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Here's an opinion piece that I wrote for the March 11, 2010 issue of The Lamron. I think it's very relevant to our class, but because I can't link to the online version due to the fact that our new website does not yet have back issues/archives up, I'm pasting the text here. When we do get the archives up, I promise I'll post the link to prove it's a Lamron article and not just a personal blog post in the disguise of a community blog post =)


This past weekend, some members of our E-Board got to attend the Western New York College Media Conference. Overall, it was a positive experience that generated some great ideas. The Keynote Speaker, David Mathison, author of Be the Media, was thoroughly confused in his understanding of news media (and sometimes basic facts – Mohammed and Confucius were 1,000 years apart, not around at the same time!).

Mathison was very well intentioned, I must say. He was speaking about the democratization of the media and how in today’s world with tools like camera phones and Twitter anyone can be a member of the media and report a news event. While this hopeful speech disregarded the real fact that many people in the world still do not have access to these tools, the message was that we can all now free ourselves from an “elitist” kind of a system.

As a multitude of people have already done, he claimed that traditional forms of media are dying and we have to learn to use new ones. This is true in one sense but not in another. A kind of conceptual equivocation was a work throughout most of his talk.

Let me first say this: speculation without follow-up is not news, it is a rumor. Mathison used the example of the young man who first broke the story of the plane landing in the Hudson last year using a picture phone and Twitter, saying that “a picture’s worth 1,000 words.” Yes, but a picture could be worth 1,000 wrong words! People could look at the picture and think terrorist attack, or drunk or suicidal pilot, or a problem with our air traffic system, or any number of things that were not true.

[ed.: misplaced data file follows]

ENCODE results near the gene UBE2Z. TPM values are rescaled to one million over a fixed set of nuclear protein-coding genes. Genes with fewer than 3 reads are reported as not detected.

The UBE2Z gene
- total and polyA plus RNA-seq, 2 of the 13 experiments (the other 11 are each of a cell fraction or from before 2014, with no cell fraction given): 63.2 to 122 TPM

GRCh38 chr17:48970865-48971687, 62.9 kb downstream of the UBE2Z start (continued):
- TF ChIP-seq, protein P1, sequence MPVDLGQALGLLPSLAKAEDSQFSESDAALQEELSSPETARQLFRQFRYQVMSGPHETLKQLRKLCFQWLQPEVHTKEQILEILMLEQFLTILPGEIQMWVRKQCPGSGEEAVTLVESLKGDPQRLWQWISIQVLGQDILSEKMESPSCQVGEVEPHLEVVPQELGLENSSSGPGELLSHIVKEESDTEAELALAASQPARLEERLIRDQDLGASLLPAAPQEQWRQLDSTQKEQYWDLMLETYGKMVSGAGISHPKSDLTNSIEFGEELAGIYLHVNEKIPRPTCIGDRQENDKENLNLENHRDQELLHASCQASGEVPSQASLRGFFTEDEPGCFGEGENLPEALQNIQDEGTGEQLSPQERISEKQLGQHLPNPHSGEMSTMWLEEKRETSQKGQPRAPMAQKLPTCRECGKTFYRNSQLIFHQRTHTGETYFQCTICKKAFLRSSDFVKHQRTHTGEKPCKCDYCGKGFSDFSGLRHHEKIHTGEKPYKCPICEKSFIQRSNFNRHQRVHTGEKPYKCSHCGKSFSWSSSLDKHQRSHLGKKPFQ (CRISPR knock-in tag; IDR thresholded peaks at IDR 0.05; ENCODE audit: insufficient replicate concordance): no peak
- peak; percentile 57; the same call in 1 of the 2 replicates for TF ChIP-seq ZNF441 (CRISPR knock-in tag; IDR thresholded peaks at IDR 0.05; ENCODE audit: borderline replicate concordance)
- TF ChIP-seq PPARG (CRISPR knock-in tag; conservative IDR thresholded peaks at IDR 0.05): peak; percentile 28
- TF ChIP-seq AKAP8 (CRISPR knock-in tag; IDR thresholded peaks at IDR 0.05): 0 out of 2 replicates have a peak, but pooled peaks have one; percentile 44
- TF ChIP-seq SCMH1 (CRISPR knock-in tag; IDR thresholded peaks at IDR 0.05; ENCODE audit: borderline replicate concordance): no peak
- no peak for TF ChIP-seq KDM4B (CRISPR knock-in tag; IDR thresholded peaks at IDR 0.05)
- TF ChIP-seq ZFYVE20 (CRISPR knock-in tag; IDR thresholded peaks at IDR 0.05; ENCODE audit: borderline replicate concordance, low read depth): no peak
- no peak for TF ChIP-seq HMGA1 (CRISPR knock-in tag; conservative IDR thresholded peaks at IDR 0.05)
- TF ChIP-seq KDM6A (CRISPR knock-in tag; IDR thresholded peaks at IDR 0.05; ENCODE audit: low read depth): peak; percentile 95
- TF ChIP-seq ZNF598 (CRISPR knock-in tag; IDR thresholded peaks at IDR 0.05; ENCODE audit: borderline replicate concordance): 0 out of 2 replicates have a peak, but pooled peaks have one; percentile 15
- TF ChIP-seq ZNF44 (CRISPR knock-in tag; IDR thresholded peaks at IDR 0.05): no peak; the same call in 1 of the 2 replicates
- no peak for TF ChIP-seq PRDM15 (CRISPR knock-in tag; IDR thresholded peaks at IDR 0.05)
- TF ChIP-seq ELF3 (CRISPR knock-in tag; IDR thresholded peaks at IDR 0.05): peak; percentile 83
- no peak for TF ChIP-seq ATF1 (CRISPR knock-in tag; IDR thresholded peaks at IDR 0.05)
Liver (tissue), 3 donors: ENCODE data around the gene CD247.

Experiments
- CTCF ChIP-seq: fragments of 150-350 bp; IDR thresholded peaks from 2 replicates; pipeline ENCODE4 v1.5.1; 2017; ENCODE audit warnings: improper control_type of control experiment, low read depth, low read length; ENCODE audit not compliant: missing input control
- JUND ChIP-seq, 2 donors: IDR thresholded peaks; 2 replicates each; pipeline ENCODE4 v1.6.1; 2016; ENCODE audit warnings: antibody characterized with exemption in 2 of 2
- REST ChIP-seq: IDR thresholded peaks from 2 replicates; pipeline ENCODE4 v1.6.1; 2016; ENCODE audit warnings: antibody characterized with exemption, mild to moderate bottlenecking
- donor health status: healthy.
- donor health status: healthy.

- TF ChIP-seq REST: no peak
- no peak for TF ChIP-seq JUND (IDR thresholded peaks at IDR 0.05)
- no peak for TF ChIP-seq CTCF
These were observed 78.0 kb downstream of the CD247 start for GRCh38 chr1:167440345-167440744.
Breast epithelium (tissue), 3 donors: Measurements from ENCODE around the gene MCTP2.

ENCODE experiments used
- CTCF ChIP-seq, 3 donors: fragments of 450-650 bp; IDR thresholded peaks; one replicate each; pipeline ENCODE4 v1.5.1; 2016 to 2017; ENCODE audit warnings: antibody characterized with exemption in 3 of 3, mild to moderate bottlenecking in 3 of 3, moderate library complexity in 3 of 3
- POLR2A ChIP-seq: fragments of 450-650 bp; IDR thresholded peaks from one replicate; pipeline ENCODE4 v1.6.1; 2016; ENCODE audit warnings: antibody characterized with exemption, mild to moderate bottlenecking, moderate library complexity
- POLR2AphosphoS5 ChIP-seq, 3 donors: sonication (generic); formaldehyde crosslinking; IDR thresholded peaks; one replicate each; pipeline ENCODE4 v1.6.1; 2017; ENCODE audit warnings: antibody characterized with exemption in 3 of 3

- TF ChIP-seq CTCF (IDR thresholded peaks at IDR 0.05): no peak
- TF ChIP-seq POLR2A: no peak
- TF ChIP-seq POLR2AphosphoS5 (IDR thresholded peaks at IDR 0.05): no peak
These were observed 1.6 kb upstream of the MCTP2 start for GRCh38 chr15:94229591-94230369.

Unlike the average citizen carrying around a hi-tech phone, a news reporter has an ethical responsibility to report truth to the best of his or her ability, meaning that any statement of fact such as “a plane has landed in the Hudson River” must be followed up, ASAP, by research and facts which reveal the details of the situation.  Are we wrong sometimes? Yes – I’ve already had to apologize for misleading syntax on two separate occasions. But the ethical obligation is there; we are accountable for what we put in print and attach our names to.

Is this democratization a bad thing? No, not at all. More voices should be heard, but the increase in the number of people reporting things leads to an increased need for – not the call for the extermination of – news reporters in our society.

Maybe we can’t report through the medium of newspapers for much longer, but we’re still an integral piece of civic culture. When you’ve got everyone running around reporting information, you need people who will actually go and research it and present a cohesive report of facts as they actually exist, not as people perceive or guess them to exist.

Perhaps not all news reporters hold the same high standards as I do, but that’s a column for another day.


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